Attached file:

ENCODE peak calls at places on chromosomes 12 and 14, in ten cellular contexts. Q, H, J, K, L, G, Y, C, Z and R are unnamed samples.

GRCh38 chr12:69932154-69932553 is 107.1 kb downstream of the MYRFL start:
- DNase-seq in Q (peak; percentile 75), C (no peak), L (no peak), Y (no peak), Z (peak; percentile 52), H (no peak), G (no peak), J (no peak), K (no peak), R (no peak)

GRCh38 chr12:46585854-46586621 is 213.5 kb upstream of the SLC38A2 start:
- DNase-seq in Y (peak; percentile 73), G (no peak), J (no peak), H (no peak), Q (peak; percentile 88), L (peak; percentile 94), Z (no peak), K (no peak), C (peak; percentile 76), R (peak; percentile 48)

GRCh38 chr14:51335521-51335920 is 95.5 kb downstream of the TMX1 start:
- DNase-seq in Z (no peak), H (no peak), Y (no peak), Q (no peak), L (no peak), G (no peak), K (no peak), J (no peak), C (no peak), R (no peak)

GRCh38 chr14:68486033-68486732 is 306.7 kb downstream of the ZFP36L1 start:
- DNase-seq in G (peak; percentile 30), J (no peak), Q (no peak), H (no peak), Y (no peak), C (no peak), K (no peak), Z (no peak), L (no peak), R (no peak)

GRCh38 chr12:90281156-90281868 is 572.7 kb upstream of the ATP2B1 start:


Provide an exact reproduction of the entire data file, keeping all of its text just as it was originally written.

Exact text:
ENCODE peak calls at places on chromosomes 12 and 14, in ten cellular contexts. Q, H, J, K, L, G, Y, C, Z and R are unnamed samples.

GRCh38 chr12:69932154-69932553 is 107.1 kb downstream of the MYRFL start:
- DNase-seq in Q (peak; percentile 75), C (no peak), L (no peak), Y (no peak), Z (peak; percentile 52), H (no peak), G (no peak), J (no peak), K (no peak), R (no peak)

GRCh38 chr12:46585854-46586621 is 213.5 kb upstream of the SLC38A2 start:
- DNase-seq in Y (peak; percentile 73), G (no peak), J (no peak), H (no peak), Q (peak; percentile 88), L (peak; percentile 94), Z (no peak), K (no peak), C (peak; percentile 76), R (peak; percentile 48)

GRCh38 chr14:51335521-51335920 is 95.5 kb downstream of the TMX1 start:
- DNase-seq in Z (no peak), H (no peak), Y (no peak), Q (no peak), L (no peak), G (no peak), K (no peak), J (no peak), C (no peak), R (no peak)

GRCh38 chr14:68486033-68486732 is 306.7 kb downstream of the ZFP36L1 start:
- DNase-seq in G (peak; percentile 30), J (no peak), Q (no peak), H (no peak), Y (no peak), C (no peak), K (no peak), Z (no peak), L (no peak), R (no peak)

GRCh38 chr12:90281156-90281868 is 572.7 kb upstream of the ATP2B1 start: